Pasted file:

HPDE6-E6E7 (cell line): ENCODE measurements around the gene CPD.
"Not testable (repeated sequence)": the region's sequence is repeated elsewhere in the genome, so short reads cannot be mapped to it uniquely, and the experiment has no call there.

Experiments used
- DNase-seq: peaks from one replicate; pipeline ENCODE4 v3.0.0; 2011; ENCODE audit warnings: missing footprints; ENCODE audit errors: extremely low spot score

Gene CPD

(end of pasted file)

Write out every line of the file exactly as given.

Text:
HPDE6-E6E7 (cell line): ENCODE measurements around the gene CPD.
"Not testable (repeated sequence)": the region's sequence is repeated elsewhere in the genome, so short reads cannot be mapped to it uniquely, and the experiment has no call there.

Experiments used
- DNase-seq: peaks from one replicate; pipeline ENCODE4 v3.0.0; 2011; ENCODE audit warnings: missing footprints; ENCODE audit errors: extremely low spot score

Gene CPD